Plaster cloth sources and prices



Use paper towels (not the super absorbant ones but, the cheapest rough nasty ones that don't really dry your hand smuch when you use them) or coffee filters (you can by huge piles of them at CostCo for a few bucks). Mix up your Hydrocal soup (a little thinner than usual) make sure you have it in a large flat bottomed container (a cake pan 9"x13"??) or a pan for paint rollers. Tear the paper towels, coffee filters into managable pieces (8"x10" is a pretty big piece). Drag the paper/filter through the thin mud mixture so it is completely coated. Give it a chance to drip off a little bit and throw it down on your framework (woven tag board, cardboard, foam, screen ... whatever). I find that 3 layers of that will harden into a very nice hard shell.
Mix a few small batches and practice getting the consistency of the mud where it works well for you.
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You make a bucket of plaster and then just dip the sheets in. It's that simple. Anything that can take a little weight can be substituted for cheesecloth - beefy paper towels, newspaper, or used dryer sheets for example. Plaster cloth is vastly overpriced. *
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PV wrote:

Well, I've done the dip-the-stuff-in-plaster-then-drape-over-whatever thing, too, and I just don't like the mess. Also, there's a limited working time. So I'm willing to pay for the plaster cloth.
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writes:

Most everyone misunderstood my original post... I was wondering how to make the plaster cloth in such a way that the dry plaster would stick to it. I've done some of the "mix your own on the spot" variety and it works OK. But with the plaster cloth method, you have plenty of time between sheets to get things the way you want them w/o worrying about the dipping plaster setting up. That and the mess doesn't seem to be as bad... those are the two biggest advantages that I see with the plaster cloth.
Yes, the plaster cloth does seem to be way more expensive than what it "should" cost.
dlm
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There is probably a reason for this. My guess is that plaster cloth is in fact manufactured like this:
0) Mix up plaster.
1) Dip sheets of cheese cloth in wet plaster.
2) Let dry/harden.
3) Bake the water out. (This undos steps 0 and 2, but leaves the powered plaster embedded in the cheese cloth.)
4) Place in package.
Basicly, you don't really avoid the dripping stage, just add an additional couple of steps. I suspect that the major cost of plaster is the 'Bake the water out' process. With plaster cloth, this happens *twice*. I can't think of how else one would get the plaster 'stuck' to the cloth without causing other problems -- any kind of adhesive would introduce impurities to the final plaster, which would comprimize its strenght and whatnot.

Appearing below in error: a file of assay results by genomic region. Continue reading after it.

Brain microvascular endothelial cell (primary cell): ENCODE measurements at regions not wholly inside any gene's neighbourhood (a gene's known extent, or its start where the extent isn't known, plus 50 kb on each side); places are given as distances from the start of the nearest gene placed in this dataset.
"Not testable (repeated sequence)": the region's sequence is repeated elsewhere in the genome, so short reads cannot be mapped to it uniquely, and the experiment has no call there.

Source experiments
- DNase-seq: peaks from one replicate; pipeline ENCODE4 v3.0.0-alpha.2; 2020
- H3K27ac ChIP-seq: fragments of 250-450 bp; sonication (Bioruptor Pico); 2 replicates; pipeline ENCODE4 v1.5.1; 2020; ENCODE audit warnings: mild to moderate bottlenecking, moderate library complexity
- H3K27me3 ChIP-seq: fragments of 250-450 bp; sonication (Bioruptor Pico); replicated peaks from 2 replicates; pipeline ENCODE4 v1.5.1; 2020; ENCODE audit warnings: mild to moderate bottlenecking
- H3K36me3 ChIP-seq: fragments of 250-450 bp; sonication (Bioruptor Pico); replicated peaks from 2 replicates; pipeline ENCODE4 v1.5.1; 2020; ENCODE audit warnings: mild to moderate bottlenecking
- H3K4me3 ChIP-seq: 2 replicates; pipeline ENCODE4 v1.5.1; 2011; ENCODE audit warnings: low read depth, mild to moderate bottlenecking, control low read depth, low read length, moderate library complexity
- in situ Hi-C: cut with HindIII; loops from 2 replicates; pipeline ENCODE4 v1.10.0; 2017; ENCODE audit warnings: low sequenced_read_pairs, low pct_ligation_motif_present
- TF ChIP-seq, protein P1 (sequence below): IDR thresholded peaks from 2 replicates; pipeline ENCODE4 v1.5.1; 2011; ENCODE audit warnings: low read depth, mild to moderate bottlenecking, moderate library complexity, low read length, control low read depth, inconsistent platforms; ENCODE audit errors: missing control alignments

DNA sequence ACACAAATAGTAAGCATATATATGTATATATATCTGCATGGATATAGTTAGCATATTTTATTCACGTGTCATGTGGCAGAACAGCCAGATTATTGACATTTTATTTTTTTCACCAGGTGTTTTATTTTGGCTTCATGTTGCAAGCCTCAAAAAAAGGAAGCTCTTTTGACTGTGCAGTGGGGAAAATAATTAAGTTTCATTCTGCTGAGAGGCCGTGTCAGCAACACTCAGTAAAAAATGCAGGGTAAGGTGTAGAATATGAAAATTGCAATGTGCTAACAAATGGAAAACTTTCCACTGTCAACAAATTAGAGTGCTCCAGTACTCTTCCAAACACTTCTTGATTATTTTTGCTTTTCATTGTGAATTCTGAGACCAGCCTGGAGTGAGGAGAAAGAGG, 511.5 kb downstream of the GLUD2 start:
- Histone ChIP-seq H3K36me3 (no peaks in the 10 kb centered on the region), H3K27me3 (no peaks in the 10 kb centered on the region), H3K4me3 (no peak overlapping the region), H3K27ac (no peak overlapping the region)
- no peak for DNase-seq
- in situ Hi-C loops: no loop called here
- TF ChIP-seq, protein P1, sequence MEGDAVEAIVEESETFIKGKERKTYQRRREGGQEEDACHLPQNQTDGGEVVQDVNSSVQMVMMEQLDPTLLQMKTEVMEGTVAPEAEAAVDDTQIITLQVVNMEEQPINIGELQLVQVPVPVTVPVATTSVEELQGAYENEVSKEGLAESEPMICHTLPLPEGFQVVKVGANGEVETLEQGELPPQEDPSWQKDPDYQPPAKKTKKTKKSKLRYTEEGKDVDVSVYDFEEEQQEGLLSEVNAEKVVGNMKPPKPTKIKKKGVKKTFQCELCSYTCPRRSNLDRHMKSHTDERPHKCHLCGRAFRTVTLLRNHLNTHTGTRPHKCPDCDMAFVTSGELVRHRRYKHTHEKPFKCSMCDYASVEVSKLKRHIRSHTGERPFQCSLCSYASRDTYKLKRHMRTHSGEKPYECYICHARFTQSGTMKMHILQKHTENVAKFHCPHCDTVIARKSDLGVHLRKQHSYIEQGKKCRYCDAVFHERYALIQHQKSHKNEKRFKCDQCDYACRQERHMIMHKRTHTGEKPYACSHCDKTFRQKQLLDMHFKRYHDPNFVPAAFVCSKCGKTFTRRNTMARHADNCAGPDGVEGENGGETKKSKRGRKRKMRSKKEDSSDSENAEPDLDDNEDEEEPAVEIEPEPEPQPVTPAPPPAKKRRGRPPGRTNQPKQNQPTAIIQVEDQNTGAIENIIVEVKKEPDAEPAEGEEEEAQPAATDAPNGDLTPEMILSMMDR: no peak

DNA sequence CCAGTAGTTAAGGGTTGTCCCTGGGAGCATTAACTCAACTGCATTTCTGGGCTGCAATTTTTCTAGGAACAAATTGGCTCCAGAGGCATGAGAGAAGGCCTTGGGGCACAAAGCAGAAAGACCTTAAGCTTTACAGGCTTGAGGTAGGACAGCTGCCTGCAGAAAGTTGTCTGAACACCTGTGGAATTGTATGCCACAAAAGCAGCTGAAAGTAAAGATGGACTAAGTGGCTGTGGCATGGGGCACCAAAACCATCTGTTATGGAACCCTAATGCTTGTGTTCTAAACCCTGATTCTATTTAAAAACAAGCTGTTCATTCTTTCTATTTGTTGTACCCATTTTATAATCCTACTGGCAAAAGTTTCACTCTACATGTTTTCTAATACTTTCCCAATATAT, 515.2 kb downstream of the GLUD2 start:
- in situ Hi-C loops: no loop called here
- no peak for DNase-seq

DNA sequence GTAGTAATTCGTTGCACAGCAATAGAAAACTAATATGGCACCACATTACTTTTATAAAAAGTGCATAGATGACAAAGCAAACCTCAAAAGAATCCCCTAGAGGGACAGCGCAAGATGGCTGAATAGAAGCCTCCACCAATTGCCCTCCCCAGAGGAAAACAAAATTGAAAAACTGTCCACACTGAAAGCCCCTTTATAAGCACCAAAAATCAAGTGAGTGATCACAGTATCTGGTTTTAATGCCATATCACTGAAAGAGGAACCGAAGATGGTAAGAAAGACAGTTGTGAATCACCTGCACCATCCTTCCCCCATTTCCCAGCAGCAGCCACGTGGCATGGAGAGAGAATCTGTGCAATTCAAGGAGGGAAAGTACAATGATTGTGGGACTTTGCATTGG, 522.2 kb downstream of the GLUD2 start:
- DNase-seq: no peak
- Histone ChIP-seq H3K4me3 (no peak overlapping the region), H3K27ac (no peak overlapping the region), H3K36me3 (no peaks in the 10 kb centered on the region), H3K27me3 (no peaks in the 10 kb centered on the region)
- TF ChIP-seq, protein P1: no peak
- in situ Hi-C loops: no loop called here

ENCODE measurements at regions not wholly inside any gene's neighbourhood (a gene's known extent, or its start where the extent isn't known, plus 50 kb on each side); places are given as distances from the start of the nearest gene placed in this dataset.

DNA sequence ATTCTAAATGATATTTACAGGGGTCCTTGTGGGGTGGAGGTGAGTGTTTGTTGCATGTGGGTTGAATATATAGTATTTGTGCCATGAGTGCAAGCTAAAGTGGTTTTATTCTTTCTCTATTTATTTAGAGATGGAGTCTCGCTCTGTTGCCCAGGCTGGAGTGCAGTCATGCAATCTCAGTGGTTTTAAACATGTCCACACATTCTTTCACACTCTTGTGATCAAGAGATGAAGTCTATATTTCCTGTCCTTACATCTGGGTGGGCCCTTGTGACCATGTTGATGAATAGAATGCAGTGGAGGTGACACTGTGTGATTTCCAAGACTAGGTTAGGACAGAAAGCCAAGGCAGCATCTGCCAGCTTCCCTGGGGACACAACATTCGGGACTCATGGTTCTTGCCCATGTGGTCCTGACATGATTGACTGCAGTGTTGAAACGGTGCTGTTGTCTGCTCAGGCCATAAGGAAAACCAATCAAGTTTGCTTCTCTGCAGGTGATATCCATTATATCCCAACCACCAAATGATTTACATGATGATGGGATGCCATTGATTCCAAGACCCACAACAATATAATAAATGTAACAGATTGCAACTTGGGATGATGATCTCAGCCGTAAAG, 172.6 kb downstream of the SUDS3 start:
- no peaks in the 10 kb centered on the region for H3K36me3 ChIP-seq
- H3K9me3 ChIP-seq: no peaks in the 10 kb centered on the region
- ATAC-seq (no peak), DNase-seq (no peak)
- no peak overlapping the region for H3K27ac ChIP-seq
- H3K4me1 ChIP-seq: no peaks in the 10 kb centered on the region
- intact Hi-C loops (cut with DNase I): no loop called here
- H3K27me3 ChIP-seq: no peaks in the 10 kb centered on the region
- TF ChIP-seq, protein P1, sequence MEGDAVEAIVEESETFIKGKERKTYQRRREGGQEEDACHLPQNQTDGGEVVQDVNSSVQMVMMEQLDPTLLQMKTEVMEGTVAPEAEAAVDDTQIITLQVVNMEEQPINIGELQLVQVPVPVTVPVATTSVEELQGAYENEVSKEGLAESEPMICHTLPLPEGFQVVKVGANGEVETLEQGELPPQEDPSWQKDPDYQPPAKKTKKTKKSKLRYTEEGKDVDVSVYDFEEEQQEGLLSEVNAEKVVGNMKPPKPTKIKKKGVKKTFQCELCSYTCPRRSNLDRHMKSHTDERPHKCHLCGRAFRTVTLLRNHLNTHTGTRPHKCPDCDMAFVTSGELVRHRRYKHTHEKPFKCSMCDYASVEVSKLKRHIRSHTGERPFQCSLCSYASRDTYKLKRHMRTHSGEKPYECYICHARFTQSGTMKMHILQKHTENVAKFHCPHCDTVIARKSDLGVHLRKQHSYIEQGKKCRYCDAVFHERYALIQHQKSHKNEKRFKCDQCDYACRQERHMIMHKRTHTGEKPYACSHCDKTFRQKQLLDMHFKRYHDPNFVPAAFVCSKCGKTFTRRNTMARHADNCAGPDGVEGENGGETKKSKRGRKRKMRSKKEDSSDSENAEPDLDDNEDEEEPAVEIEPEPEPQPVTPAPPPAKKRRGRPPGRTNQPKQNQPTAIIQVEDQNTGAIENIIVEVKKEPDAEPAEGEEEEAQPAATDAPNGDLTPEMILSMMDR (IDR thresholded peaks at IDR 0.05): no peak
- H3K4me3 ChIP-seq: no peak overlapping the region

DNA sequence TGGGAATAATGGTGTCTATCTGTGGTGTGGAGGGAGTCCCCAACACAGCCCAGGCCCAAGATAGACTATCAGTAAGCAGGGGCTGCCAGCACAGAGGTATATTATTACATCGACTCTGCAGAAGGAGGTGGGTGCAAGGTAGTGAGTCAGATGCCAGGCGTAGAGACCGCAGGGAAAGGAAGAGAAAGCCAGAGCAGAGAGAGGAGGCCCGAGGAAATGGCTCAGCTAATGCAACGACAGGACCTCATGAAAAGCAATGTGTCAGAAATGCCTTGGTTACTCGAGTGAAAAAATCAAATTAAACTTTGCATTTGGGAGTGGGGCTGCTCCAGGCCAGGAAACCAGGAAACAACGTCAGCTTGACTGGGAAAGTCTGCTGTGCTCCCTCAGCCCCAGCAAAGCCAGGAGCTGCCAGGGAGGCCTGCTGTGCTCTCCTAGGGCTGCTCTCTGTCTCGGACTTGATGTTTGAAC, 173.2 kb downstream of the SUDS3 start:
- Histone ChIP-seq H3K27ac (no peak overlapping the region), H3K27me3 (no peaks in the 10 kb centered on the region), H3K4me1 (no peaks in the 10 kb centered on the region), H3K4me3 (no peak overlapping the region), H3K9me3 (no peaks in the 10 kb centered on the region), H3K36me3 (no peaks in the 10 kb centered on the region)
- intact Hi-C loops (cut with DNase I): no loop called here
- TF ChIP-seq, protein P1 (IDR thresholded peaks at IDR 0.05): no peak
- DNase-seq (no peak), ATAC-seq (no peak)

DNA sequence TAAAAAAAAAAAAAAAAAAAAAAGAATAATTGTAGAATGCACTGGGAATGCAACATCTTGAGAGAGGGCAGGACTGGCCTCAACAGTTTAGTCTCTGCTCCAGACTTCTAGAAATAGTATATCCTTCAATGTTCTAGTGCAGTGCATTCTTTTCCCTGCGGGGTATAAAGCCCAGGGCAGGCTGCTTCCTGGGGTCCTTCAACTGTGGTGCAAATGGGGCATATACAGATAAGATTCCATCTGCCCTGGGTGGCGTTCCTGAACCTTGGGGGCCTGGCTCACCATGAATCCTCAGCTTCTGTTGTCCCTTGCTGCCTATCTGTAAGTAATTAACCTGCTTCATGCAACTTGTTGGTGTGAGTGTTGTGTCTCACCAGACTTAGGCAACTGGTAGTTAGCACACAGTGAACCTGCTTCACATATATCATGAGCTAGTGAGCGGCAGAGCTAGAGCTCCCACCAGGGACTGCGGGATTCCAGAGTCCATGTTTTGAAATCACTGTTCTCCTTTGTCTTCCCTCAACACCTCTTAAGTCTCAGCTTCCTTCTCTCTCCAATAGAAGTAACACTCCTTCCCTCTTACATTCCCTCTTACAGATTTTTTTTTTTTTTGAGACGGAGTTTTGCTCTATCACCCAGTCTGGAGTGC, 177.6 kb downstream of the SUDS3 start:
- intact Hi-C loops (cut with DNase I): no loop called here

It seems that step 3 above is somewhat of a costly extra step. It makes better sense to be well enough organized to just do:
0) Mix up plaster.
1) Dip sheets of cheese cloth in wet plaster.
2) Lay on mountain framework.
If your mountain framework is set up properly, you shouldn't need too much time with "worrying about the dipping plaster setting up". You just need to work quickly and have things suffiently set up in advance so as not no need the time to "get things the way you want". Or else you need to work in smaller batches and/or smaller sized sheets of 'cloth' or some combination. If things are not really set up for this or if your scenery can't be set up for this (certain kinds of terrain might not be suitable for plaster cloth drapping), then maybe you need to think about another way of doing thing. One option is to rough build the mountain (or whatever) using insulation foam board and then using something like sheet rock compound to 'smooth' things out. This would be less messy and would allow for more detail work.

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I assume that it's done by saturating the cheesecloth in wet plaster and then drying it out in a kiln. Probably not something you could easily do yourself.

I've never had that problem. Just mix the plaster a little wetter than you would if you were actually making a casting, and it takes a long, long time to set up in the bucket. Making a half-gallon or so of plaster at a time will let you cover a lot of mountain. And it's easy to mix.

I'll take a little mess for 1 tenth the cost or less. I've seen the little rolls of plaster cloth in the hobby shop, and it's obscene what they're charging for it. You find that a lot of model railroad stuff is like that - if you know where to look, you can find a lot of the same things you buy from woodland scenics for a lot less. *
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On 8/7/2008 11:22 AM PV spake thus:
>

Well, ackshooly, you might oughta be able to do that yourself. After all, plaster is made by drying gypsum at about 150 C (~300 F). which ought to be do-able in a regular oven.
But somehow I think all the effort to make the plaster cloth, and then to actually use it, wouldn't be worth the trouble. It'd probably be more of a mess making the stuff than using it.
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Heh. If you were single maybe. If not, you would be shortly after pulling that stunt.

For sure! Since you're going to get it wet again anyway, I don't see the point. Paper mache is very forgiving - it works with almost anything, and it's hard to mess up the plaster. *
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